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How old is too old to rock?

Discussion in 'Anything goes' started by Dick Whitman, Dec 5, 2010.

  1. Dick Whitman

    Dick Whitman Well-Known Member

    New York Times Magazine cover today features 67-year-old Mick Jagger:


    Earlier this year, Keith Richards indicated in his autobiography that the Stones will be back on tour within the next couple of years. Probably playing to sold-out arenas, as always.

    It also brings to mind the Super Bowl's recent lineup of one oldster relic after another.

    Yesterday, I was flipping through the channels and caught a Black Crowes concert on DirecTV. They were huge hitmakers in the early '90s and have to be in their early to mid 40s now. But they weren't playing the same old songs, and seemed more weathered than aged. I was quite impressed.

    In other professions, 40, 50, 60, 70 even, isn't considered old. Clint Eastwood is in his 80s and making classic movies.

    Is there a way to age gracefully, music-wise, and have the same sort of 50-year career you could put together in any other profession? Should the Stones have retreated to more stripped-down blues at some point and saved their dignity - the way, say, Bob Dylan has to remain remarkably relevant?

    Just some thoughts raised by seeing Jagger on the cover of NYT Mag. Sixty-seven isn't all that old. But it seems ancient when you do what he does, and when you were so famous so young.
  2. BTExpress

    BTExpress Well-Known Member

    But he's not playing Dirty Harry.
  3. TheSportsPredictor

    TheSportsPredictor Well-Known Member

    Old age and treachery always overcomes youth and skill.
  4. Dick Whitman

    Dick Whitman Well-Known Member

    I guess that's what I'm getting at. Is there a way for rock stars to age just as gracefully and maintain relevancy over a decades-long career? Or is popular music just a young man's game no matter what?
  5. imjustagirl

    imjustagirl Active Member

    In my opinion -- and keep in mind, I'm not a rock music fan -- rock is, by it's very basis, a young man's game. A musician can remain relevant, but it will involve plenty of re-invention. And that's a tightrope all its own, because you don't want to pander, or be a sellout. If the Stones suddenly started singing adult contemporary, it would alienate all their fans. But seeing a 70-year-old strut around and stick his tongue out is just ... awkward.

    Re: re-invention...Madonna has gone through plenty of versions/styles/whatever. And she, who was as big a star as there has been in music, is not nearly as relevant as she was 20 years ago.
  6. John

    John Well-Known Member

    Well put.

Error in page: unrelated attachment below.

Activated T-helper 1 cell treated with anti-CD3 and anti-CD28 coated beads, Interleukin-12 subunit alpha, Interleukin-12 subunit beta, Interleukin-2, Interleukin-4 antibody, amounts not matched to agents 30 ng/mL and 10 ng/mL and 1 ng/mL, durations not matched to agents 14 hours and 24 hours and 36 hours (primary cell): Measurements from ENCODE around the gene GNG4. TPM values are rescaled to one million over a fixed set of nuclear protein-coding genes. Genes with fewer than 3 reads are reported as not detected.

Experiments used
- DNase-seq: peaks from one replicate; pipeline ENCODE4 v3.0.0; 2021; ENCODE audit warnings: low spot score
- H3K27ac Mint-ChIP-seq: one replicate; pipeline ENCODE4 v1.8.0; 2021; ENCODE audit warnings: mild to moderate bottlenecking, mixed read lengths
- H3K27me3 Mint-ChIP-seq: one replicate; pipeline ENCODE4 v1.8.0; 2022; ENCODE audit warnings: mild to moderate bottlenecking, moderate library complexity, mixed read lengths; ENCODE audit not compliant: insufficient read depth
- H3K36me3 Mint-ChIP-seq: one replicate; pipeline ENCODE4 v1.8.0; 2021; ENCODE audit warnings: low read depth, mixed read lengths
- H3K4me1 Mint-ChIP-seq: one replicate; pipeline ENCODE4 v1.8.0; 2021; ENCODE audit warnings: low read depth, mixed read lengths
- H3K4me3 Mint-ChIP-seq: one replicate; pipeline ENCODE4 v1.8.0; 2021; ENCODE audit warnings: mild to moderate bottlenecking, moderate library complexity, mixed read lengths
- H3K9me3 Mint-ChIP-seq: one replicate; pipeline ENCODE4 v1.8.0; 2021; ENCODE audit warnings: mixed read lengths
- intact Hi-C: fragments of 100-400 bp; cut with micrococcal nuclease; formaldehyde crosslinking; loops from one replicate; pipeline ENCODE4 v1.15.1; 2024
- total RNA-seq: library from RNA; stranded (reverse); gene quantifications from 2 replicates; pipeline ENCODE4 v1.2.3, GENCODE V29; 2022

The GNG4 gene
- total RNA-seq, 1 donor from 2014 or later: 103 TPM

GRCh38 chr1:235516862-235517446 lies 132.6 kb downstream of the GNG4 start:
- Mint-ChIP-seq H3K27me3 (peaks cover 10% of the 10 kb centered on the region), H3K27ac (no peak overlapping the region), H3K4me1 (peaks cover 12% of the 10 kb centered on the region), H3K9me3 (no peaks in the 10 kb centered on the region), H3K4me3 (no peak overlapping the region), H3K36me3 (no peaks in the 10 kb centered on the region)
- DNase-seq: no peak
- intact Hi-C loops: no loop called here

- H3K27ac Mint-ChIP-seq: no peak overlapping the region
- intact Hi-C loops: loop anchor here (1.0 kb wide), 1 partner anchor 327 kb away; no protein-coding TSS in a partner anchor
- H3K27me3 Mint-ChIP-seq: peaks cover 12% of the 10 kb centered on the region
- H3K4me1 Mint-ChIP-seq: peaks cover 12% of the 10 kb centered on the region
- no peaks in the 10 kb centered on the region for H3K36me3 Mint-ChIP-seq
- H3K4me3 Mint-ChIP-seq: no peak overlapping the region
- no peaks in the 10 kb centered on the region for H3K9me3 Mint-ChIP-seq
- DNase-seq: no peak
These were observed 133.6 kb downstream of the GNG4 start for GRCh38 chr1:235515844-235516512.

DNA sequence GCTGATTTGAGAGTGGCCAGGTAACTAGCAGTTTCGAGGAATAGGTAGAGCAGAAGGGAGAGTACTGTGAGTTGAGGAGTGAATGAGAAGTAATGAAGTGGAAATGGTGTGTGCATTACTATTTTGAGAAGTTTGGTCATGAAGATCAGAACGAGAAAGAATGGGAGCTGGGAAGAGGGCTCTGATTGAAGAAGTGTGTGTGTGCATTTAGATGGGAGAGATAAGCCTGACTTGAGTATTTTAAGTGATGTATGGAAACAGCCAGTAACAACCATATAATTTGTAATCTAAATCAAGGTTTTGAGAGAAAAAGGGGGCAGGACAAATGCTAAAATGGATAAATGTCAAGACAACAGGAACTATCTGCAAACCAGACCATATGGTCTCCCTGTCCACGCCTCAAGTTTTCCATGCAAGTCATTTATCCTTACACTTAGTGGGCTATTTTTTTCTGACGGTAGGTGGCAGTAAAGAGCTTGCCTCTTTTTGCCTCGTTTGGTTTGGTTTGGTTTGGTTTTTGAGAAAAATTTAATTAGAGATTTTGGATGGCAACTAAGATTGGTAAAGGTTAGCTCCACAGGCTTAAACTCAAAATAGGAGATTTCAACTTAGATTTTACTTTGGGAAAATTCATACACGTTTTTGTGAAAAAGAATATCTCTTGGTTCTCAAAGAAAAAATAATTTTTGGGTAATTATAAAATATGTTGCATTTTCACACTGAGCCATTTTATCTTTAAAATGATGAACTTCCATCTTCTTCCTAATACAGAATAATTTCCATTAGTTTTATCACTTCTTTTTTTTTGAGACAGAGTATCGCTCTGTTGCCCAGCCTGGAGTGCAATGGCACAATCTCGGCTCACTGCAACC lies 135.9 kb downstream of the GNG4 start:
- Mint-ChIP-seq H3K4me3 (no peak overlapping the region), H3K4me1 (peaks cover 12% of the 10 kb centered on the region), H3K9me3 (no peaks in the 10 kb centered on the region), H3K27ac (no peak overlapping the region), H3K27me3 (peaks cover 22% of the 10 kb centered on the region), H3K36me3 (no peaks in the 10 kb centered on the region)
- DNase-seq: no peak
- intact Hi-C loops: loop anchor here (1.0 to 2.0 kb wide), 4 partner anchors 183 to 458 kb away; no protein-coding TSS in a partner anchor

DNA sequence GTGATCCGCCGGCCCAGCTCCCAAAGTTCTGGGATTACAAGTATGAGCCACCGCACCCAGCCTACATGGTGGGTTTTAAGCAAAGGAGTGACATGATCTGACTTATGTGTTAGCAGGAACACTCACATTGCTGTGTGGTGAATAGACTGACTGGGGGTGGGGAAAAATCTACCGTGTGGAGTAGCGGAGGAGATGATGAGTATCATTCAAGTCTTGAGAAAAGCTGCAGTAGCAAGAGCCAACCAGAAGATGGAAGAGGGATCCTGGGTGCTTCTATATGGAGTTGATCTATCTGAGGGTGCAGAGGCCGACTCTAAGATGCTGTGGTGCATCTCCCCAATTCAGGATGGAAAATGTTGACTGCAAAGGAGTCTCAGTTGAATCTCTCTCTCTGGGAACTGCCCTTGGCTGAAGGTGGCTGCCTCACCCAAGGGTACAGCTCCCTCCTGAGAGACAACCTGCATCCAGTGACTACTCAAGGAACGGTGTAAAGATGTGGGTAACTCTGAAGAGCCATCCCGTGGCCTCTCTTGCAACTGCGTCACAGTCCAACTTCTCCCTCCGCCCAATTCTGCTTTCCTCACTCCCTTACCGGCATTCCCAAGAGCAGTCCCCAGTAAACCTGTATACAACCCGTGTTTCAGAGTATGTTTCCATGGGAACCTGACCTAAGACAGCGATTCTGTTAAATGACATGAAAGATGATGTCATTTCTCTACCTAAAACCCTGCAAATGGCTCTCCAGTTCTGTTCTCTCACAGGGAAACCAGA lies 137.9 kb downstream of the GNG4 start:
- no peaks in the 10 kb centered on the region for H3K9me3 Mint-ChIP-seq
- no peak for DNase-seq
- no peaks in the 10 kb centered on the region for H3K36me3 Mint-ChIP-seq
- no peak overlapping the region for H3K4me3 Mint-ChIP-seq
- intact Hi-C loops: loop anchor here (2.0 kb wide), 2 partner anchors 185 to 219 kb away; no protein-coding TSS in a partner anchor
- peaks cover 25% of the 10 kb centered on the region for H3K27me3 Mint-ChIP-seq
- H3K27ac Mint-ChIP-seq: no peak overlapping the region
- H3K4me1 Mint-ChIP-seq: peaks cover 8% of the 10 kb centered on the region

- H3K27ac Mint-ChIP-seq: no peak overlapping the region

7. Springsteen is now 59 or 60, and he's probably done as good a job as anyone at toeing the line.
  8. PCLoadLetter

    PCLoadLetter Well-Known Member

    I think it's definitely possible for rockers to age gracefully, but I don't think the Stones have done it. It's been years since they released an album that anyone but Jan Wenner pretended to like, and Jagger's stage act just seems kind of pathetic at this stage. What was their last relevant album, "Tattoo You"? That was 30 years ago.

    At the same time, with the money they make on tour, I'd go ahead and put on the leotard and bounce around on the giant inflatable dick if I were Mick.

    I think Neil Young's a good example of someone who has maintained his dignity. His new album's terrific. He's still working hard, working with challenging producers and finding interesting directions for his music. Sometimes he falls on his face, but he's always done that, and that's OK.

    Dylan's another one. I think some of his recent work has been kind of overrated, but not all of it. "Modern Times" was excellent.
  9. spnited

    spnited Active Member

    Springsteen is 61 and just released a double disc of 21 songs that are more than 30 years old. Given the buzz about The Promise, you can bet he'll be announcing a spring-summer tour shortly with some revamped version of the E Street Band (probably no Clarence).
  10. NoOneLikesUs

    NoOneLikesUs Active Member

    Chuck Berry still does his regular monthly gig at Blueberry Hill. He's 84. That's graceful.

    60-something KISS doing Dr. Pepper commercials, not so much.
  11. wicked

    wicked Well-Known Member

    I'm not a huge Stones fan, but admire 'em for keeping the passion. They could go off in different directions and even mail it in, but to keep that level of intensity for 50 years, that's amazing.
  12. NoOneLikesUs

    NoOneLikesUs Active Member

    He was killer with the Roots helping out on Jimmy Fallon a few weeks back.
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